ObamaCare at Two
Today is the second anniversary of President Obama’s signing into law the Patient Protection and Affordable Care Act, colloquially known as “ObamaCare.” Despite front-loading benefits in the hope of winning opponents over before the costs start kicking in in 2014, public opinion against the law remains exceptionally high, and is seen increasingly as a political liability to Democrats seeking reelection this year, including the President:
President Barack Obama doesn’t plan to tout the law publicly on Friday, the second anniversary of his signing the bill. A senior administration official said his involvement politicizes the matter, which makes it all but impossible to change negative public opinion about the law.
This is an astounding change from the political hay the President and the Democrats then in majority made in celebrating its passage—remember Speaker of the House Nancy Pelosi and her entourage’s victorious march through protestors (pictured above)?
What’s changed? As per usual, reality has diverged from predictions:
While President Obama promised that passage of the law would result in the average family’s premium dropping by $2,500 by the end of his first term, the latest figures show premiums have instead increased an average of $2,200, even as more families have simultaneously moved to higher-deductible plans utilizing Health Savings Accounts—shifting even more costs of care to the individual on top of higher premiums.
Democratic Congressmen, facing continued opposition to their support of ObamaCare, have been quietly at work to eviscerate one of the law’s key components projected to hold costs down: the Independent Payment Advisory Board (IPAB). This unelected and unaccountable panel, composed of 15 experts appointed solely by the President—with no checks on its functioning by Congress or the courts—will be charged with determining what health care treatments are covered and at what price. When health spending exceeds any given year’s budget benchmark, the panel is charged with providing for a centralized fix.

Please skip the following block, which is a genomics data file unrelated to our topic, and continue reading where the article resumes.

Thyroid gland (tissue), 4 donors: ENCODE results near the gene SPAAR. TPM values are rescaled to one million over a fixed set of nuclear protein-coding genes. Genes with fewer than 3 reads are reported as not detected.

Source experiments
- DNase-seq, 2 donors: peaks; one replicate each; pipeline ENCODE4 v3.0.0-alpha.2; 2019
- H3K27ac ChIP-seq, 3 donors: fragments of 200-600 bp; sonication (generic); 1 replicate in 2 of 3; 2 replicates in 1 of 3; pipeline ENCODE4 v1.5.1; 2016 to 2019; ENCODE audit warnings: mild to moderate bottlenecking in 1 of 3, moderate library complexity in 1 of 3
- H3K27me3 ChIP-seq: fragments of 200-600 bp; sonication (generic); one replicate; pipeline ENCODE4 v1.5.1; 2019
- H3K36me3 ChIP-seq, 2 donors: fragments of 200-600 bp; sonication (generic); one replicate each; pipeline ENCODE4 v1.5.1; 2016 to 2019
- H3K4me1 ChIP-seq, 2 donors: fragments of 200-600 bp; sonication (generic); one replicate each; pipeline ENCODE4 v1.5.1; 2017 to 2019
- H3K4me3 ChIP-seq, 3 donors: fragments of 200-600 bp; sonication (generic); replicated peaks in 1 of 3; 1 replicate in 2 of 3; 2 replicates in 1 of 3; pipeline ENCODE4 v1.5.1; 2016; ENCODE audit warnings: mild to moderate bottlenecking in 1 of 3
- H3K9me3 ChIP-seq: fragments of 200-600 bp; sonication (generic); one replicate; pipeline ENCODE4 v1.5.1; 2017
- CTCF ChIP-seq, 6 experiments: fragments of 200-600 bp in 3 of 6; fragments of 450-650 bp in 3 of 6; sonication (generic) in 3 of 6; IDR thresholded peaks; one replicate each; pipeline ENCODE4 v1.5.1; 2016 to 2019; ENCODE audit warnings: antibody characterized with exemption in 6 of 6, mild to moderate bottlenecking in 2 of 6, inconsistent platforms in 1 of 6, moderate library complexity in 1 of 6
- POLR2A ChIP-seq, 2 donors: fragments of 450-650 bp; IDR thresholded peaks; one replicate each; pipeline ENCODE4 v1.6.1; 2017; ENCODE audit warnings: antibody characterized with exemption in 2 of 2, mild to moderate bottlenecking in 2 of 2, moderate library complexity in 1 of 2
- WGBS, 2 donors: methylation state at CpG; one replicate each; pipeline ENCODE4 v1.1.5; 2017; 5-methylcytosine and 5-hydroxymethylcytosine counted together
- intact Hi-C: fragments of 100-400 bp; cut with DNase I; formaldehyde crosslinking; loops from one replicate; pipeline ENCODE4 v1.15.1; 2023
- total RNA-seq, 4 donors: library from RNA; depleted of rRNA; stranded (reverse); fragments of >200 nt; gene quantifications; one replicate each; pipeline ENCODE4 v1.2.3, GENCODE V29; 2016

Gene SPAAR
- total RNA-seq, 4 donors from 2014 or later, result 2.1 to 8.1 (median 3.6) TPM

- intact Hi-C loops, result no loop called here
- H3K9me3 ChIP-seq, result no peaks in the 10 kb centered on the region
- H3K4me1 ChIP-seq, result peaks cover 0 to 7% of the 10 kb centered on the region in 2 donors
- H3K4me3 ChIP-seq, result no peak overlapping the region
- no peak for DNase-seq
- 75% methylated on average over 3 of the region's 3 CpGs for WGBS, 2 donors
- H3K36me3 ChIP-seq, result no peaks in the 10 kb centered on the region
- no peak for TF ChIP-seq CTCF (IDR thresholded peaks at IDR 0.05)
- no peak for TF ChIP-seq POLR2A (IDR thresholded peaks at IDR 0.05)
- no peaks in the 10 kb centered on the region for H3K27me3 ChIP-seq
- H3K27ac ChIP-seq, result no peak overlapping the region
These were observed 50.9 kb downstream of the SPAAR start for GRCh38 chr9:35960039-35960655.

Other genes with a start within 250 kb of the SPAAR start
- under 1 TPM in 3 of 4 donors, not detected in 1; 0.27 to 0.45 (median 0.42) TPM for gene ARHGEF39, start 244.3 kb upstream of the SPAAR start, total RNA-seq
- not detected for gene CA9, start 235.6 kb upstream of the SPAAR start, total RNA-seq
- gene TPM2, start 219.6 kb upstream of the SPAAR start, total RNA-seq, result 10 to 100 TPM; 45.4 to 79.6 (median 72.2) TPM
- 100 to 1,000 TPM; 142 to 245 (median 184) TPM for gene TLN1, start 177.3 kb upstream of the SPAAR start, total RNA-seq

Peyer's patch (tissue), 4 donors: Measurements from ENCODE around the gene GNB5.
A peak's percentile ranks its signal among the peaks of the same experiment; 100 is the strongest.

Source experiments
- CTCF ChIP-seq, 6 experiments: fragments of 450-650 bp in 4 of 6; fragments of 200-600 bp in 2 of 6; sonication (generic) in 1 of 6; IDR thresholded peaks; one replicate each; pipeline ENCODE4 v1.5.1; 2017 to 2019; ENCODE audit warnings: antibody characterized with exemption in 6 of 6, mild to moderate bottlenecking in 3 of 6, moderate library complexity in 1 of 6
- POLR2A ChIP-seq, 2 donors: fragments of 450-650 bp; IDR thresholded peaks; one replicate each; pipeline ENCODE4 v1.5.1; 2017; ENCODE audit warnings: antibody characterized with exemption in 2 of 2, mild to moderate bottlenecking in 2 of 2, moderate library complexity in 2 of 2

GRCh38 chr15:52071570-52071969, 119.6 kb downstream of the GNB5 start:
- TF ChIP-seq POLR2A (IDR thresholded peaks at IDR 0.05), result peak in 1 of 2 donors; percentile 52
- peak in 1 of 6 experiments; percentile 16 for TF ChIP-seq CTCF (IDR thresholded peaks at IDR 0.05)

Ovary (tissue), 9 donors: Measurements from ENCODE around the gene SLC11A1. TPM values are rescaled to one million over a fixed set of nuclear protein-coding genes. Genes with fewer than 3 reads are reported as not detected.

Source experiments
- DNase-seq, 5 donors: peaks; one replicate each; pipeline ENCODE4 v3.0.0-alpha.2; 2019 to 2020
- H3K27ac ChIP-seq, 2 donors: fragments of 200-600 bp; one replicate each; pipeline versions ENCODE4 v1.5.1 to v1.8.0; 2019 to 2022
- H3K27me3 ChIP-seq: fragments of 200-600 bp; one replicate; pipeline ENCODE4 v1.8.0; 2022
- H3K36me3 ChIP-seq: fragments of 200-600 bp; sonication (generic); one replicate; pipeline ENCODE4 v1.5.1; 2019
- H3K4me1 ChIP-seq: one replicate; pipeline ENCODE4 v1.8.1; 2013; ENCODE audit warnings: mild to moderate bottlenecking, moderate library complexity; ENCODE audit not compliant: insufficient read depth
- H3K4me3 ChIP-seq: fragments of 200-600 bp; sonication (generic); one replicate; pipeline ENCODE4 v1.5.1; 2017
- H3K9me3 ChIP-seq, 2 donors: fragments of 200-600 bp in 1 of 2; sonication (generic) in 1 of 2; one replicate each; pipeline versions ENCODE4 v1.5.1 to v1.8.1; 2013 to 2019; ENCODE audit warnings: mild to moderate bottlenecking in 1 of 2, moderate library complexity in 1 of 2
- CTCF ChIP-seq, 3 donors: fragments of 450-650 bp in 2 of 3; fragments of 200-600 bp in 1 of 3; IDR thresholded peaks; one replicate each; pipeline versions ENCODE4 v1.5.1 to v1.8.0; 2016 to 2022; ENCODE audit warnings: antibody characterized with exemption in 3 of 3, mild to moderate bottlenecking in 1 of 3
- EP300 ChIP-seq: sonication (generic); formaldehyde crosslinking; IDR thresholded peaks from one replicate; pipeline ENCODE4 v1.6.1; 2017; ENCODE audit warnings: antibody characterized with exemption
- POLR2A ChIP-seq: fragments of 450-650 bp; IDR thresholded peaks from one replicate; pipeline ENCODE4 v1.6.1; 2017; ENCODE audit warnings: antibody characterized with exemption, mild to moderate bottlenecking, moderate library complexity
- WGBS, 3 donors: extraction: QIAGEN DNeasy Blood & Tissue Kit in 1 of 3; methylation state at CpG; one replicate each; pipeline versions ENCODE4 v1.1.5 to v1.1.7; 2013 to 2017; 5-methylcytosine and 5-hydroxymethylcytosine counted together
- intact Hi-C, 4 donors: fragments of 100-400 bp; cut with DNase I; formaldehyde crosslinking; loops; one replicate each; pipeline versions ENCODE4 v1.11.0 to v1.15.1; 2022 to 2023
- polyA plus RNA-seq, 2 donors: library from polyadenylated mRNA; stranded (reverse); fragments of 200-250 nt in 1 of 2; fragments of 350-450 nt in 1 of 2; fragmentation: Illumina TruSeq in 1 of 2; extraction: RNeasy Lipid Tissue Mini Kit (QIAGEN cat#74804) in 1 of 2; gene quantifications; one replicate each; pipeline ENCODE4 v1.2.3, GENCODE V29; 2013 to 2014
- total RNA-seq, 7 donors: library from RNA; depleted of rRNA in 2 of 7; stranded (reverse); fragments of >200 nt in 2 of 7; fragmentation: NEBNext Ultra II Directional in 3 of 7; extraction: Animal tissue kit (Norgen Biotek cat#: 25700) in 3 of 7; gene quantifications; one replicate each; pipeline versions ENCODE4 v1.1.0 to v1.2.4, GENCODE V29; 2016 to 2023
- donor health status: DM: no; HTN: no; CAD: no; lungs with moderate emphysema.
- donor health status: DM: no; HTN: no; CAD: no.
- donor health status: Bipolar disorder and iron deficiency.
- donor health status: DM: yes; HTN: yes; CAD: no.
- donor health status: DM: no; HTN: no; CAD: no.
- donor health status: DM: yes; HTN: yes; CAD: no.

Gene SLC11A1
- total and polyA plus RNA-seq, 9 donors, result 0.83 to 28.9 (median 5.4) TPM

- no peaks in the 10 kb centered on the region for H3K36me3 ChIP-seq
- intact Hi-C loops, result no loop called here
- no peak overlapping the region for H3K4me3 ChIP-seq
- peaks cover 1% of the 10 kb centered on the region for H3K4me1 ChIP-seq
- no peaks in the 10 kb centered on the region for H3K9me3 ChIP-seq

The likelihood of the budget benchmark always being exceeded can be judged by experience with Medicare itself:
When Medicare was passed in 1965, for example, the federal government estimated it would cost $12 billion in 1990. Medicare actually cost $110 billion in 1990.
It is thus difficult to foresee the IPAB devising any solution for such shortfalls other than rationing, and perhaps the analogy of the IPAB to “death panels” was not so far-fetched after all. As a Venture Capitalist who backed the revolutionary development of angioplasty pointed out in Forbes, the IPAB is a recipe for the end of medical innovation. Thus, the House’s passage yesterday of a bill to repeal the IPAB.
Finally, the outcry over the imposition of a mandate that employers—including religious employers—cover 100% of the costs for their employee’s “birth control”—which includes sterilization and abortificants—clearly caught the administration by surprise. So far, the administration and the Department of Health and Human Services are standing firm, but the resulting loss of support by some of the bill’s formerly strong religious backers has been an unexpected blow.
With oral arguments being presented next week in the Supreme Court case regarding the “individual mandate” that could make or break ObamaCare, the White House is hoping the media blitz it has planned—including a “Prayerful Witness for Health Care” to encircle the Supreme Court from 11 am – noon on Monday; and a “Post-Argument Scrum” on Wednesday, at which legal scholars and ObamaCare advocates will tackle reporters outside the court house and in front of the United Methodist Building next door (headquarters for the 3-day pro-ObamaCare campaign)—can win over the court of public opinion that is so far eluding them.
Unfortunately, if the Supreme Court upholds the mandate and ObamaCare goes forward, ObamaCare at four will see a reality only further diverged from rosy predictions, and patients and taxpayers are likely to find themselves the ones needing prayer.